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11-03-2019, 16:34   #46
happyfriday74
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Yep. The slow repo process is why we pay such high rates.

I was in Spain recently and was shocked at the level of homelessness. A Spanish mate told me that once you bounce a few mortgage payments action is taken fairly quickly.

the other side of this is their rates are much cheaper and sub 2%
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11-03-2019, 18:04   #47
JDD
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It's the same in the UK. Miss three payments and you're in court a month later. If you don't pay the entirety of the arrears the day you are in court a repossession order is given and you're out the next month.
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11-03-2019, 20:34   #48
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The family fights back!

https://www.independent.ie/irish-new...-37900137.html
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11-03-2019, 20:35   #49
Marcusm
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They played the game. They realised a sale at 500kwas not acceptable. Tanager left them in place so that the house was not abandoned. Surprised that they have not had to agree to any future payments at all.
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11-03-2019, 20:42   #50
beauf
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Paints a different story alright. It didn't make a lot of sense up till now.
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11-03-2019, 21:39   #51
dubrov
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Not much of a defence to be honest. At no point is there any suggestion that they would have to take any personal responsibility for the losses they had accumulated.
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11-03-2019, 22:02   #52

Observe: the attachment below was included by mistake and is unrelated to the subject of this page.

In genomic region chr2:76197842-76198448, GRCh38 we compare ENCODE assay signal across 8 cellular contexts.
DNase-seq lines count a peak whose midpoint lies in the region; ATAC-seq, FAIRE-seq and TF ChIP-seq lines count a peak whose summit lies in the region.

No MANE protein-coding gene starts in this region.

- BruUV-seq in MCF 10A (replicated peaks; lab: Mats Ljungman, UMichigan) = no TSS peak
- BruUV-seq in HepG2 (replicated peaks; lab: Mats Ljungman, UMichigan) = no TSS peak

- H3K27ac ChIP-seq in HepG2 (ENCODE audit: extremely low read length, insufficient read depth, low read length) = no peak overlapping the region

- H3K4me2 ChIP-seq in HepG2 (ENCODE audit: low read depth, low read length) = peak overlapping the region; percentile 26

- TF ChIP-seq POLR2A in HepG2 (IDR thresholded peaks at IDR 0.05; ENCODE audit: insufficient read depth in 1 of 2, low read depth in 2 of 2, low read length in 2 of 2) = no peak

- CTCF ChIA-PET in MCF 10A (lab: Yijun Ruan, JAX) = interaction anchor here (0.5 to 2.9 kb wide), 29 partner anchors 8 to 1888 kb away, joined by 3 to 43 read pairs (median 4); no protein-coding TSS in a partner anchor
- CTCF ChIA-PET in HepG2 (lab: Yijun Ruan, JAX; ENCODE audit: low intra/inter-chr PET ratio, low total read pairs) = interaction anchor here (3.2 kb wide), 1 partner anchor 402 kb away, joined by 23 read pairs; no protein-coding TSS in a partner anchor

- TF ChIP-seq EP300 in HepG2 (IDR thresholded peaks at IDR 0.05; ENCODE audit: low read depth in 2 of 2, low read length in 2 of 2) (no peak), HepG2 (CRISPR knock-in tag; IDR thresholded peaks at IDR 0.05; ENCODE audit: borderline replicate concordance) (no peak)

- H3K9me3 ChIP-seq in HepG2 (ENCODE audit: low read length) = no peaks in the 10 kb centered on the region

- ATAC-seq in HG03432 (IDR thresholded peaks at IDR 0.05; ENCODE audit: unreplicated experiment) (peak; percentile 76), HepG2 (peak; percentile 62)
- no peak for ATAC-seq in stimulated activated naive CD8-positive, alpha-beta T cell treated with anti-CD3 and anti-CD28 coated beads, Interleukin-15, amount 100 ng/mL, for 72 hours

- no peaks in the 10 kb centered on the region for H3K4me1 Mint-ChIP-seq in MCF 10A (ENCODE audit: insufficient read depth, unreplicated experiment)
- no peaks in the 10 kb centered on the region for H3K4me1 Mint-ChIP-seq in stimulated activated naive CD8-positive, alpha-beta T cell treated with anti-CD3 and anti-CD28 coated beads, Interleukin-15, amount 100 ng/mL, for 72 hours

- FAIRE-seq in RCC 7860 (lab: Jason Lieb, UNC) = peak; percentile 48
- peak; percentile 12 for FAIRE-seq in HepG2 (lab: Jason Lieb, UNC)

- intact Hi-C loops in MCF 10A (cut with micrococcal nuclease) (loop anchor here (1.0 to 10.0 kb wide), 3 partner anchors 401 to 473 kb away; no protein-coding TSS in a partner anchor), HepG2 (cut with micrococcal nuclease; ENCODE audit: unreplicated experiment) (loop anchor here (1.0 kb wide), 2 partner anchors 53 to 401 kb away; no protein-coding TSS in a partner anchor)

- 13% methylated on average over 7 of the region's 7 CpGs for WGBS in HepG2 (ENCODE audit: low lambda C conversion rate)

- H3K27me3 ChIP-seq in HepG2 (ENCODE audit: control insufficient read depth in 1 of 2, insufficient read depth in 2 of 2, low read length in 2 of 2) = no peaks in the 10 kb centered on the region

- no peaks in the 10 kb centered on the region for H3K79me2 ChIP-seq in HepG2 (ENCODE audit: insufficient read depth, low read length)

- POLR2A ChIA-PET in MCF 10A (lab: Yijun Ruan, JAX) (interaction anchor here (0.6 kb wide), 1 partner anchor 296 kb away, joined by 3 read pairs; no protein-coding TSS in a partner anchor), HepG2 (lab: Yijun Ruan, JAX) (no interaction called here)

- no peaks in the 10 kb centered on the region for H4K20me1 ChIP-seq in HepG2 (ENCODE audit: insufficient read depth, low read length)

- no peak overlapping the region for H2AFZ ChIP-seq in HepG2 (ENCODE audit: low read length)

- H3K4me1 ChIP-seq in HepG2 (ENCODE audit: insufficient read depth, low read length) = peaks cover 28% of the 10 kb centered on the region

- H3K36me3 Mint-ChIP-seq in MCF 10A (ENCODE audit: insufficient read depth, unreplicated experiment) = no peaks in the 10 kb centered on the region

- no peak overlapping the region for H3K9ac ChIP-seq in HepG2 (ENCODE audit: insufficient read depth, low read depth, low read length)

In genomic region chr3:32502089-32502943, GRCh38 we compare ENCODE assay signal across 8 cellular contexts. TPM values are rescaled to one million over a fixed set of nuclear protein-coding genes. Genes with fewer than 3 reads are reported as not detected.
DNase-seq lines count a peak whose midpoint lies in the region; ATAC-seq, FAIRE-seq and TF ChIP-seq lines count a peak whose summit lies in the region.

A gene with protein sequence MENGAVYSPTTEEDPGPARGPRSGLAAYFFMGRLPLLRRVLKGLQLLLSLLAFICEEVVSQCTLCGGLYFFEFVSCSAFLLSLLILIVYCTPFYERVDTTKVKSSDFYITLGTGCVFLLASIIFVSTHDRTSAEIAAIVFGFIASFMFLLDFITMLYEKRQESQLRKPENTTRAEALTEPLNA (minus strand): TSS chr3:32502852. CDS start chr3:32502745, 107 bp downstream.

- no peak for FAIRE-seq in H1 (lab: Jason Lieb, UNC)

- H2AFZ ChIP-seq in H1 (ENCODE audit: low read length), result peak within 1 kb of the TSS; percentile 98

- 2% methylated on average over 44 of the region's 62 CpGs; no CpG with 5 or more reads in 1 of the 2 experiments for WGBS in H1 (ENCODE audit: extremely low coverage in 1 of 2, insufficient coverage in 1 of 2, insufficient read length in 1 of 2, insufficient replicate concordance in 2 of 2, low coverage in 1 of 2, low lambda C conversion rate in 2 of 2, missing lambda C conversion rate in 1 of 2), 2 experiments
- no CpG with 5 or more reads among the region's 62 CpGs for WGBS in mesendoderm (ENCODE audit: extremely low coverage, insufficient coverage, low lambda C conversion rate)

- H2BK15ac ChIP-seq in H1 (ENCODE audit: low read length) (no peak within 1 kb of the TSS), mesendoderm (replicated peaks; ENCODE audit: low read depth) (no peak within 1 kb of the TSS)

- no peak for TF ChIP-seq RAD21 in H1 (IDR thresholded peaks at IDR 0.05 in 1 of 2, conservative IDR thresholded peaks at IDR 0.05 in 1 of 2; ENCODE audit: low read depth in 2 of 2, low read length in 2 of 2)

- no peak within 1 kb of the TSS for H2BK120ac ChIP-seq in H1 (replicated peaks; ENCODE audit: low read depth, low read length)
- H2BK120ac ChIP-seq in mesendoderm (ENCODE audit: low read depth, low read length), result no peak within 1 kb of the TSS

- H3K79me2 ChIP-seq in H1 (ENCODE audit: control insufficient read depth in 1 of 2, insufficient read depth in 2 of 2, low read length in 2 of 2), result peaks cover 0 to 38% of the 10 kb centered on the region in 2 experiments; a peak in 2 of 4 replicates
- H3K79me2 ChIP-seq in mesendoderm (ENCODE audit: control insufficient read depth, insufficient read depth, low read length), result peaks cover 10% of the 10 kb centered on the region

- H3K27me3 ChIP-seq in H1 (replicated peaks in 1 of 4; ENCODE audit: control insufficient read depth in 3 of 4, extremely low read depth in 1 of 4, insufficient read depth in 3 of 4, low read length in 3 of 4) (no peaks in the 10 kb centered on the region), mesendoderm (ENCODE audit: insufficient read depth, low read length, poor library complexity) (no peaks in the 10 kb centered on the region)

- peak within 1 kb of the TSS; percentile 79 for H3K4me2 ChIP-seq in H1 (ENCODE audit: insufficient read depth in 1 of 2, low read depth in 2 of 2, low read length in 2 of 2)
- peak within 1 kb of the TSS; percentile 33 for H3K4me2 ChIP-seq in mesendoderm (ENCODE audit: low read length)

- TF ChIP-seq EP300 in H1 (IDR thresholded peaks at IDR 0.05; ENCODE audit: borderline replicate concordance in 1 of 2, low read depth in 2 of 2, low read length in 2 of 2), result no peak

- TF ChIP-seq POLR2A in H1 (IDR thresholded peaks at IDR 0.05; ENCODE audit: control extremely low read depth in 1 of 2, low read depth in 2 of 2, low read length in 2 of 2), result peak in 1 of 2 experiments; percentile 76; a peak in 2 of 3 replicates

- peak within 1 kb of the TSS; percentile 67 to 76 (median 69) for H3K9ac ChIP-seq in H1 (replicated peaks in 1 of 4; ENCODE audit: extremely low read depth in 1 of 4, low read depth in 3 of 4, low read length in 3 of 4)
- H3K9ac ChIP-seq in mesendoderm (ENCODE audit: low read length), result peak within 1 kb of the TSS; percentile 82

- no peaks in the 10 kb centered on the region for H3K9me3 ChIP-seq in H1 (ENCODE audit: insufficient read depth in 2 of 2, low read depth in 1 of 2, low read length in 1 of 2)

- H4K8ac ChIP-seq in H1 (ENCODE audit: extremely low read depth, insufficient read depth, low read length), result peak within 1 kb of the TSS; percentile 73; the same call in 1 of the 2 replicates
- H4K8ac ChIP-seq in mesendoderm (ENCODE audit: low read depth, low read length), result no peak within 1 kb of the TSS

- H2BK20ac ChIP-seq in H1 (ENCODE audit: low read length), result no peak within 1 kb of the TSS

beauf
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You get what you can negotiate. It would be interesting to know the exactly details of how all the different deals worked out. But I doubt we will ever know.
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12-03-2019, 09:23   #53
JJJackal
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Impossible to make any real comment on this case - sounds very complicated and all we have is very superficial information.

If he tried to sell the houses 3-4 times and wanted to leave there isnt much more in could do

Leaving for the sake of leaving the house would not have helped the situation
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12-03-2019, 09:34   #54
Kivaro
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If he tried to sell the houses 3-4 times and wanted to leave there isnt much more in could do

Leaving for the sake of leaving the house would not have helped the
The husband's 'defense' of the situation is full of holes.
He said that they were told not to make payments on the house: Who told them that? Threshold? A friend down the road?

He also claims that they tried to sell the house a number of times, but could not because the offers were not high enough. By not accepting these multiple offers, it allowed him and his family to continue living in the house without having to make any payments.
His spin of the situation does not compute.
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12-03-2019, 09:35   #55
JJJackal
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The husband's 'defense' of the situation is full of holes.
He said that they were told not to make payments on the house: Who told them that? Threshold? A friend down the road?